It was a crisp, brilliantly blue March afternoon when my husband, Lal, and I first met artist, fellow native Houstonian and fifth-generation Texan John Palmer at the 2004 Bayou City Art Festival.
Bluebird weather days are rare in Houston, but our chance meeting of Palmer made the day rarified. Lal and I were immediately drawn into Palmer’s mesmerizing mixed media canvases and works on paper. Ours was an instant gravitation; a pull so powerful that we could not leave without becoming collectors of his work. Little did Palmer know that his paintings would soon journey their way to Pagosa Springs, Colorado on separate, but parallel paths.
John Palmer was exploring his Oxford series at the time. Vivid, fractured color fields of a depth bearing resemblance to Mark Rothko’s distinctive abstract compositions whose parallel color masses exude a uniquely luminous vibrational energy. Perhaps the meditative quality of Palmer’s work was what first attracted me. But in Palmer’s compositions there is also energy, a free-form movement akin to the emotional qualities of life. Curvilinear arrows draw my eyes from one area of his painting to another. Scribbled marks and lines appear here and there as if trying to mask the hidden meaning in his message. Palmer’s paintings are innovative compositions of unique symbolism that are in a way reminiscent of works by Robert Rauschenburg, who created from everyday sources of information.
Palmer is taking a page out of the Robert Rauschenberg playbook by adopting a similar mentality and work ethic. John says of his art, “I put all of my soul into each piece. By releasing my inner struggles and insecurities out through my brushstrokes, I gain confidence, come to peace with myself…”
John Palmer believes art is therapy. By reading about Palmer’s life, I know for him that art is not a “may,” but a “must.” Creating art is healing for Palmer. He knows that art can inspire, art can relieve, and art can take both the artist and viewer to a heightened awareness of their life. It is for these reasons that Alley House Grille owners Todd and Kellie Stevens also became admirers and collectors of Palmer’s art; and were moved to donate John’s “Equestrian Series” 46x40 mixed media painting on canvas to the Pagosa Mountain Hospital permanent art collection.
How interesting that our separate paths would meet in Pagosa Springs! You see, the Stevens also came from Houston where they opened their first Farrago Market Café restaurant in 2000 in the newly renovated Midtown section of Houston’s downtown district. Kellie, an artist turned pastry chef, told me that Todd and she first met John Palmer through mutual friend, Jim McDermaid, who was managing the Stevens’ Houston Farrago at the time. It wasn’t long after this initial meeting that the Stevens became close friends with Palmer, and began to exhibit his art in their Houston restaurant.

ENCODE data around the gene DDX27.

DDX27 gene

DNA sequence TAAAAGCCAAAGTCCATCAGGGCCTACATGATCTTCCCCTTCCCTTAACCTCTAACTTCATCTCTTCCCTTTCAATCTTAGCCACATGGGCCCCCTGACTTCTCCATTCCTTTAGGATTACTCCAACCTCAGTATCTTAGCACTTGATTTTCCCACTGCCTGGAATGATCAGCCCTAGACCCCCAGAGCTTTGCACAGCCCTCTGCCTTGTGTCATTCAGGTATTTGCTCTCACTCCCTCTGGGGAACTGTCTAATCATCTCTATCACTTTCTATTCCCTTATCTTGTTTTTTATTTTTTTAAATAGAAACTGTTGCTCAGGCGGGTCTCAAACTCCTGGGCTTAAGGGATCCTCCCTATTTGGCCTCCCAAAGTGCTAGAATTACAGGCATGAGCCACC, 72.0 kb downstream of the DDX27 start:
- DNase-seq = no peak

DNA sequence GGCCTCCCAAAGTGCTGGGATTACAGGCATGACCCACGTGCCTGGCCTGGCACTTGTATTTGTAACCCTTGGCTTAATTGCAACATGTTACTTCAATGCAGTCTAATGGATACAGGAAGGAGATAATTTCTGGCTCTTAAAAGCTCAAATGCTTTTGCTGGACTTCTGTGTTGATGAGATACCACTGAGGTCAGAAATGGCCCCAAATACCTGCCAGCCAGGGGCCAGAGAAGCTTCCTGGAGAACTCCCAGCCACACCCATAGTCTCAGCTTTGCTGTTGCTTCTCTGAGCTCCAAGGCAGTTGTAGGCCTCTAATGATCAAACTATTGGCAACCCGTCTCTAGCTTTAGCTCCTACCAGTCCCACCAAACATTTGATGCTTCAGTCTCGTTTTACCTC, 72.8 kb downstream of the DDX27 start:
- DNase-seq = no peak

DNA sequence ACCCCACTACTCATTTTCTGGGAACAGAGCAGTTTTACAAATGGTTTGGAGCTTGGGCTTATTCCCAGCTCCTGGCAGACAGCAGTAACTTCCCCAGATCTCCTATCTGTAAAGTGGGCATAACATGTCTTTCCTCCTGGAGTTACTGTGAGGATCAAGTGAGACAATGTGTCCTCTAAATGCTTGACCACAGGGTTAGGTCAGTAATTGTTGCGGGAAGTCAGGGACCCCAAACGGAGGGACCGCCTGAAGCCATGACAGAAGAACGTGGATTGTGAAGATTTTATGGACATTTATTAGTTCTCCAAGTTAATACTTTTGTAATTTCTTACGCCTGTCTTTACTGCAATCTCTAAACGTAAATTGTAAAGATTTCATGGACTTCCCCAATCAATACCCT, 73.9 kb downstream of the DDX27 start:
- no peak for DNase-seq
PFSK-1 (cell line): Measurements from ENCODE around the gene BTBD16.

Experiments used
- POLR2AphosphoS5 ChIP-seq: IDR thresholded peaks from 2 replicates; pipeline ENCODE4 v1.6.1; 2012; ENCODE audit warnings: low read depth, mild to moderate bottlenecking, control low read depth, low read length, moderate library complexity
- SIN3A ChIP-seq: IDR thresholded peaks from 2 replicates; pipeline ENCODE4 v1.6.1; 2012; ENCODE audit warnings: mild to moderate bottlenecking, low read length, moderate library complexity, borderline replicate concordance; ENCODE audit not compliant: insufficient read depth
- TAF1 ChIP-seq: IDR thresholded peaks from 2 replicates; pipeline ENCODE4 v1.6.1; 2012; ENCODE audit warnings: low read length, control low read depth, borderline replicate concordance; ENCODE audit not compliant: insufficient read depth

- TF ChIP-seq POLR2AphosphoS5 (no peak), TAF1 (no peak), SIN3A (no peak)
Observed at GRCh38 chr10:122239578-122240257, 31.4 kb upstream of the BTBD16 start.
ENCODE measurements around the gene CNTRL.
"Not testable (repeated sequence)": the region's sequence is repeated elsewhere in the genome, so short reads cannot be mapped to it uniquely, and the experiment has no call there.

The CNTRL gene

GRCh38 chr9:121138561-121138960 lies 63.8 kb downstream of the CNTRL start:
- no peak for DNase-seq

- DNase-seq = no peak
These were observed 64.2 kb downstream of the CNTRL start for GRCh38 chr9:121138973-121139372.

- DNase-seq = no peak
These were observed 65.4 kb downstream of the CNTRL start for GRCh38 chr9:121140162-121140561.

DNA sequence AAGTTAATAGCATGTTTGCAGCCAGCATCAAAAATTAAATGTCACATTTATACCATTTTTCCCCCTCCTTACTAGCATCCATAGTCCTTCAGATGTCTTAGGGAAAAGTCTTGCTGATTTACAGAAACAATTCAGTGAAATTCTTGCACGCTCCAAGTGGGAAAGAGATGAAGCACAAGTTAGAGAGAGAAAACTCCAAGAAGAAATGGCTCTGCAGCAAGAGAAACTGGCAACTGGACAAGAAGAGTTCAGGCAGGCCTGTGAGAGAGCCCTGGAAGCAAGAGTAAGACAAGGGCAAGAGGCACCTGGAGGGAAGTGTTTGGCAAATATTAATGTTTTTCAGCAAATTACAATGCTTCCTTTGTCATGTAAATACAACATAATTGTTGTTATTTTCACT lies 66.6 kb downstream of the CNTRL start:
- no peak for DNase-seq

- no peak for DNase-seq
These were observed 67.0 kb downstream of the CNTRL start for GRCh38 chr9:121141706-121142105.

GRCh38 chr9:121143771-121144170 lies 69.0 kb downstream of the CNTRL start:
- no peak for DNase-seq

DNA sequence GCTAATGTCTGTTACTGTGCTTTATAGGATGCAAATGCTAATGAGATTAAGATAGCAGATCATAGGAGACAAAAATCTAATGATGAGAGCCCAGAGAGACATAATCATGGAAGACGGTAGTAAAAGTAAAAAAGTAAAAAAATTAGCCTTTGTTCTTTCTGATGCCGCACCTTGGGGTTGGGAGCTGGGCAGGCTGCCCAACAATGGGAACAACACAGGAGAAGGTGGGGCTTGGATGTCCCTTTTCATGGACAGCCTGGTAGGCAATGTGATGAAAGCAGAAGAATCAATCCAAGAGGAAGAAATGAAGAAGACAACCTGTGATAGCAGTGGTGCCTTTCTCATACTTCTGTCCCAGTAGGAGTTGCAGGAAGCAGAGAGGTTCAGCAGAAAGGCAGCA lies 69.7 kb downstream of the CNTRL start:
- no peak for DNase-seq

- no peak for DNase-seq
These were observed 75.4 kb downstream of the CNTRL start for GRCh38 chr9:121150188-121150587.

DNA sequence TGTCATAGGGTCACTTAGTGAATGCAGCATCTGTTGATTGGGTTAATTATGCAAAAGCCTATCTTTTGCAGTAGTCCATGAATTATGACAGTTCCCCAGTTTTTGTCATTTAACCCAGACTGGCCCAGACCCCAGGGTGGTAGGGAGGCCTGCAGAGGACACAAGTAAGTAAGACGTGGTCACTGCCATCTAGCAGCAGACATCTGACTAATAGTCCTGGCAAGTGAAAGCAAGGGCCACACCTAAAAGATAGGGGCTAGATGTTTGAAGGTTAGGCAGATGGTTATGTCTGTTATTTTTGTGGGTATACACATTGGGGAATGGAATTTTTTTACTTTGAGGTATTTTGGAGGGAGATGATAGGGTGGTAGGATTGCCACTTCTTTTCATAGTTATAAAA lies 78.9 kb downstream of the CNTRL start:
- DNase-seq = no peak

Kellie recalls, “In 2001, John gave Todd and me one of his paintings on canvas as a housewarming present. What I love so much about John’s work is his freedom in expression. His use of rich, bold colors creates a sense of calmness, yet reveals an underlying energy that is quintessentially John.” Kellie adds, “One gets excited about John’s excitement in life and how he makes one feel.”
It was natural that Palmer’s art journeyed to Pagosa Springs with the Stevens when they moved here and opened their second Farrago Market Café. Little did the Stevens know at the time that John’s art had come to Pagosa Springs through Lal and me, too! When Lal and I first ate at Farrago on Pagosa Street, much to our joy and amazement adorning the walls were several of John Palmer’s box paintings, which have become an integral part of his current body of work. Since that time, the Stevens have continued to introduce Palmer’s art into the Pagosa Springs community, exhibiting his work at their Alley House Grille on Pagosa Street, and offering their public opportunities to meet John at their restaurant. The Stevens latest restaurant venture, Digs Market Café, which just opened in the Three Springs community east of Durango, is also featuring Palmer’s incredible works of art.
Palmer, in his 10th year as a professional artist, continues to develop as an artist and as a person. John has learned that an appreciation of art goes hand in hand with an appreciation of life. He strives for the best in life, working to improve himself and his outlook through yoga, meditation, healthy living, community outreach and travel. Kellie lamented to me, “John has the best heart. He’s sweet, good and charitable. We love having him visit us in Pagosa Springs and we love exhibiting his artwork here, too!” It is the Pagosa Mountain Hospital Art Committee’s hope and desire that the hospital’s visitors and patients who view John’s Equestrian Series will also appreciate art through John’s work, and be touched by its healing force. When asked about their selection, the committee responded that “although this piece has serious overtones it exudes a youthful playfulness and lightheartedness achieved through its subject matter and warmth of color.”
John first studied art professionally at the Santa Reparata International School of Art in Florence, Italy in 2001. In 2003, he studied under Robert Venosa in Cadaques, Spain (the former home of Salvador Dali). Palmer spent the summer of 2004 working with Master Painter Philip Rubinov-Jacobson in the Austrian Alps. In 2005, he studied mono-printmaking in Skopelos, Greece under the direction of California artist Linda Goodman. Other travels which inspired unique bodies of artwork include John’s journeys to Cape Town, South Africa, Tokyo, Japan and Buenos Aires, Argentina.
Palmer’s exuberance and energy flow through him, onto the canvas. He loves the way people react to the feelings in his work. John is pure energy.